A recent influx of anchovies into Puget Sound may have saved some steelhead from predators, but researchers seek more evidence to prove the connection. Our series on the Salish Sea Marine Survival Project continues with a look at these and other potential impacts from predators on the region’s salmon and steelhead. Read the story in Salish Sea Currents.
We’ve published part 2 of Christopher Dunagan’s series on the Salish Sea Marine Survival Project. Getting bigger faster can help save juvenile Chinook salmon from a gauntlet of hungry predators ranging from birds and marine mammals to larger fish. We take a look at what helps salmon grow and prepare for life in the open ocean. Read the story in Salish Sea Currents.
An intensive research program in the U.S. and Canada is studying why so few salmon in the Salish Sea are returning home to spawn. They are uncovering a complex web of problems involving predators, prey and other factors that put salmon at risk as they migrate to the ocean. Puget Sound Institute senior writer Christopher Dunagan begins a four-part series on the Salish Sea Marine Survival Project, including new findings presented at the 2018 Salish Sea Ecosystem Conference last spring in Seattle. Read part one of the series in Salish Sea […]
A high-profile salmon escape led to a ban on salmon farms in Washington earlier this year. But just across the border, scientists say salmon farms in British Columbia expose migrating fish from Puget Sound to potential maladies like parasites, bacteria and dangerous viruses. They say simply getting rid of salmon farms in Washington does not put the potential impacts to rest. Eric Wagner reports for our magazine Salish Sea Currents.
Stormwater may be Puget Sound’s most well-known pollutant, and at the same time its least known. While the state has called stormwater Puget Sound’s largest source of toxic contaminants, scientists are still having a tough time answering two basic questions about it: What is stormwater, exactly, and what does it do? Our magazine Salish Sea Currents looks at efforts by researchers to identify toxic chemicals in stormwater that may be killing large numbers of coho salmon in Puget Sound.
By Jeff Rice, Puget Sound Institute The Puget Sound Partnership Salmon Recovery Council has posted a list of recommended priority actions for Chinook salmon recovery. The measures were proposed last spring by area tribes hoping to see stronger efforts to protect the region’s threatened Chinook populations. The document summarizes nine recommendations approved by the Council at its September 28th meeting, including broad language on habitat protection, water quality, water quantity and management of predation of salmon by seals and sea lions. The actions are meant to inform state and federal […]
This much we know: Stormwater is nasty stuff. The state of Washington has called it one of the leading threats to the Puget Sound ecosystem — it can kill salmon within hours and it contributes to all kinds of health problems for species ranging from orcas to humans. What we don’t know is exactly what’s in it. Rain and snowmelt wash an untold number of toxics into our waterways, but there is no such thing as typical stormwater. Its chemical makeup varies from place to place and depends on local […]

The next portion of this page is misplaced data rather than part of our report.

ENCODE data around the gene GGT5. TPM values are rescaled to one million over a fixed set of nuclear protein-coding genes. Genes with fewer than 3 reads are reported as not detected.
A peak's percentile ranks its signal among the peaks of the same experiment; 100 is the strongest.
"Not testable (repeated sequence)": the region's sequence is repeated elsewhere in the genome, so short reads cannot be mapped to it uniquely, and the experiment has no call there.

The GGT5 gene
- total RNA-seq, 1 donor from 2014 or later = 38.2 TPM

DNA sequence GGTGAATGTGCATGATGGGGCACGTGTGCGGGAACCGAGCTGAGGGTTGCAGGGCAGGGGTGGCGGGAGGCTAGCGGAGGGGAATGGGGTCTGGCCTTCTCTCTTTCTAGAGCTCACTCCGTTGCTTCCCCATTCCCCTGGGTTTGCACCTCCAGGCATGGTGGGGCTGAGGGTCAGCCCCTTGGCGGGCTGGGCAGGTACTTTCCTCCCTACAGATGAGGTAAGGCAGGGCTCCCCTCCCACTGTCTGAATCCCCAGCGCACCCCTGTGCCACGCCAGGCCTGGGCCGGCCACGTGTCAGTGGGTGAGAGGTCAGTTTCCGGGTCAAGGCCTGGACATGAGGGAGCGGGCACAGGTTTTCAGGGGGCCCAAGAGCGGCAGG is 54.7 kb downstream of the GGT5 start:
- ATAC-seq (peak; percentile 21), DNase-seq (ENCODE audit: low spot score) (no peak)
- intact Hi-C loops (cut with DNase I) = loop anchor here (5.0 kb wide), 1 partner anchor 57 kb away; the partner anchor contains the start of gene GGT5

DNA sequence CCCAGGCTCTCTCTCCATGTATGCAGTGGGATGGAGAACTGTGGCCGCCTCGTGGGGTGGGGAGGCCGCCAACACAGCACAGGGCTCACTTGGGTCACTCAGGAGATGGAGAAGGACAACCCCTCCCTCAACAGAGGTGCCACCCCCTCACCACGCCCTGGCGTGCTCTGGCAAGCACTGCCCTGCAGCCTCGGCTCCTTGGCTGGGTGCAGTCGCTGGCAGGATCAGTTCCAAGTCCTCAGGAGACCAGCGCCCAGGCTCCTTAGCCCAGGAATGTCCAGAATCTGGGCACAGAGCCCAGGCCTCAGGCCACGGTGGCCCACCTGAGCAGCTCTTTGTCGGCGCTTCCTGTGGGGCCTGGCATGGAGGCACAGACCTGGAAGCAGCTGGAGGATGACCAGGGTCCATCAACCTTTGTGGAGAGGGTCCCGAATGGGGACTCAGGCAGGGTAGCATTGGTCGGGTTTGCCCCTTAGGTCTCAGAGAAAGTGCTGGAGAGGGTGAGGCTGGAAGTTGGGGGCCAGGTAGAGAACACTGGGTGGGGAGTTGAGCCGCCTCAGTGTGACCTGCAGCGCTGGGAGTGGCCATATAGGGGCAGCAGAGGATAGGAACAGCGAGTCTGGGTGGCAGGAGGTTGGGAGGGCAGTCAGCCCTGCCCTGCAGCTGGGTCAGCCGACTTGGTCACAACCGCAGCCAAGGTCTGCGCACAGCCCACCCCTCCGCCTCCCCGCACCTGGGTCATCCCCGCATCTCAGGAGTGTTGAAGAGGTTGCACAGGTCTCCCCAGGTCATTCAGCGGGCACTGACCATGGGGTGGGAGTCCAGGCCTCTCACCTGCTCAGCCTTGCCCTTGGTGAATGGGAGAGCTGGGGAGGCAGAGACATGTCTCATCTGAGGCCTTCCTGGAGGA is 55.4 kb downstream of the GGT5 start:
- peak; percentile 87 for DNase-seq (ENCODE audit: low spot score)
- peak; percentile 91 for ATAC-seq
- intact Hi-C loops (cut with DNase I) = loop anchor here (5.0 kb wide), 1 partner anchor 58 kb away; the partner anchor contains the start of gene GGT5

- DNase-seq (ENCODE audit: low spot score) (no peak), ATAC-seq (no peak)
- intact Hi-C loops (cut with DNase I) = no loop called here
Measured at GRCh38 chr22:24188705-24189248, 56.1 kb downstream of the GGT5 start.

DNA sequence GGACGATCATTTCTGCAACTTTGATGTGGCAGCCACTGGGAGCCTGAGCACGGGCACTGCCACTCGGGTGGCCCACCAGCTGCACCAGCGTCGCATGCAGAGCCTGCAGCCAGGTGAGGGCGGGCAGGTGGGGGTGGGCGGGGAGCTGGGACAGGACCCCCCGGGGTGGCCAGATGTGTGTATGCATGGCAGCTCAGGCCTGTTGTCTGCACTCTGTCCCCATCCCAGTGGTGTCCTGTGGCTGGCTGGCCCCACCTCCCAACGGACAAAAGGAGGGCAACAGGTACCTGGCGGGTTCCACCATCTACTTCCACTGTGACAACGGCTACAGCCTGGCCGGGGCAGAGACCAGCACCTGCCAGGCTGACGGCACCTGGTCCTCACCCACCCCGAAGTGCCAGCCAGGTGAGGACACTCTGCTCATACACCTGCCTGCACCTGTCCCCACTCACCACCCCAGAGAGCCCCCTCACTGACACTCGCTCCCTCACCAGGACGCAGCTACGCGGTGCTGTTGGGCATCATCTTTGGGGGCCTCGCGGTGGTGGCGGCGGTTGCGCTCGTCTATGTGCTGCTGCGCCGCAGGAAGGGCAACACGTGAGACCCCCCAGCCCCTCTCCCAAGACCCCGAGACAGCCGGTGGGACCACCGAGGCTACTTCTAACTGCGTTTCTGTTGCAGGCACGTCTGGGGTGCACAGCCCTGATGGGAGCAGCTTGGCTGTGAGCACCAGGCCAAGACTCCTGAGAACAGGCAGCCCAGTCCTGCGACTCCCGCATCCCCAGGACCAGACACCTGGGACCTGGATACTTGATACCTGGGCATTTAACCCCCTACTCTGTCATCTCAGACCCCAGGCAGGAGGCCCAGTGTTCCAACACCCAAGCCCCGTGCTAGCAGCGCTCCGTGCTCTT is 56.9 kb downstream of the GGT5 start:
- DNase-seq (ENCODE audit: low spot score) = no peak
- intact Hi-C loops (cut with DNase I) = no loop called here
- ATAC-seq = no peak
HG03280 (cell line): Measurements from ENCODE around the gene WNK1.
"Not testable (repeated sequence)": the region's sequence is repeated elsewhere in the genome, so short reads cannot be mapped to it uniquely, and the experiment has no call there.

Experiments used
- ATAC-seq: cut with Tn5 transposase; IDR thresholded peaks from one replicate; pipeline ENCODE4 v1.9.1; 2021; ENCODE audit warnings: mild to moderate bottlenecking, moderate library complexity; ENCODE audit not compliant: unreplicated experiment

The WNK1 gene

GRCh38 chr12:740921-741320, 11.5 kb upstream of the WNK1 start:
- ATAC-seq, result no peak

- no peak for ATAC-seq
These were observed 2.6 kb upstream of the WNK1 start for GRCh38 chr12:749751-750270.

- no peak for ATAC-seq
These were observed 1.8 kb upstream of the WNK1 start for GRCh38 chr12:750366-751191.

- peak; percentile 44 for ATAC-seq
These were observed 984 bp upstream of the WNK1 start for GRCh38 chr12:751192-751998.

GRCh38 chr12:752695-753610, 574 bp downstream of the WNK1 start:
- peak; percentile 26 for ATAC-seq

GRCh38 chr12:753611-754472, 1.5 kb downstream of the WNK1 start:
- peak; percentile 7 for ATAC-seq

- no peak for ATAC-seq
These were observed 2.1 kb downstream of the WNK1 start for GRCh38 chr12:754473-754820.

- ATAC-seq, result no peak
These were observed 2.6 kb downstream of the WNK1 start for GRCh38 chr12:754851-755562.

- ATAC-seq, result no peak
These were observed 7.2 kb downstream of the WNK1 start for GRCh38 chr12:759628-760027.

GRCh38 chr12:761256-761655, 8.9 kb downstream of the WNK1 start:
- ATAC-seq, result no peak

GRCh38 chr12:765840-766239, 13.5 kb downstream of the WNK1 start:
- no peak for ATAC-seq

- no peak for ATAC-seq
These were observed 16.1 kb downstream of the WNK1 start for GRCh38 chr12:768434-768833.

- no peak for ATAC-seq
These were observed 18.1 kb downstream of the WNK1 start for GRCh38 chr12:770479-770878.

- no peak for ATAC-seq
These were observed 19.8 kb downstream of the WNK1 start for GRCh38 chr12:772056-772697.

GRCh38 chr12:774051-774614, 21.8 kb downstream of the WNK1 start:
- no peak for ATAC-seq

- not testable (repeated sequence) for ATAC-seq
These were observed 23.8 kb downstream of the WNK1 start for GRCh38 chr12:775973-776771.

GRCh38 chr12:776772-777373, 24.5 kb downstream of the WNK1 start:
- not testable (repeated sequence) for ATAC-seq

This much we know: Stormwater is nasty stuff. The state of Washington has called it one of the leading threats to the Puget Sound ecosystem. It can kill salmon within hours and it contributes to all kinds of health problems for species ranging from orcas to humans. What we don’t know, however, is exactly what’s in it. Rain and snowmelt wash an untold number of toxic chemicals from our streets and other impervious surfaces directly into our waterways, but there is no such thing as typical stormwater. It simply includes […]
In recent decades, hundreds of millions of dollars have been spent to restore habitat for Puget Sound salmon. This month, PSI senior writer Christopher Dunagan looks at how scientists are gauging their progress. Are environmental conditions improving or getting worse? The answer may depend on where you look and who you ask. Read the article in Salish Sea Currents.
The Puget Sound Salmon Recovery Council wants the opportunity to clarify the meaning of a new tribal proposal. By Christopher Dunagan, Puget Sound Institute Native American tribes in the Puget Sound region are calling for “bold actions” to reverse the decline of Puget Sound Chinook salmon, listed as threatened under the Endangered Species Act. Such actions would include: — Protecting all remaining salmon habitat in and around Puget Sound with more consistent and enforceable land-use regulations; — Preventing water uses that would limit salmon recovery; — Improving management of predators, […]
Scientists know this much about stormwater: It can be extremely toxic. It can kill exposed fish such as coho salmon within hours. But figuring out exactly what is in stormwater has been a complex puzzle that has so far confounded scientists. Many of the chemical compounds in it remain unidentified. Is there such a thing as typical stormwater, or is it so variable that patterns can’t be detected? That has been the subject of research by Center for Urban Waters research scientist and PSI collaborator Ed Kolodziej, who will be presenting some […]
This week in Salish Sea Currents: PSI senior writer Christopher Dunagan reports on a new approach to flood control in Puget Sound. Rivers, scientists say, can be contained by setting them free. Conservationists hope this is good news for salmon recovery. The story is part of our ongoing series on the science of Puget Sound recovery. Funding for the series is provided by the Environmental Protection Agency.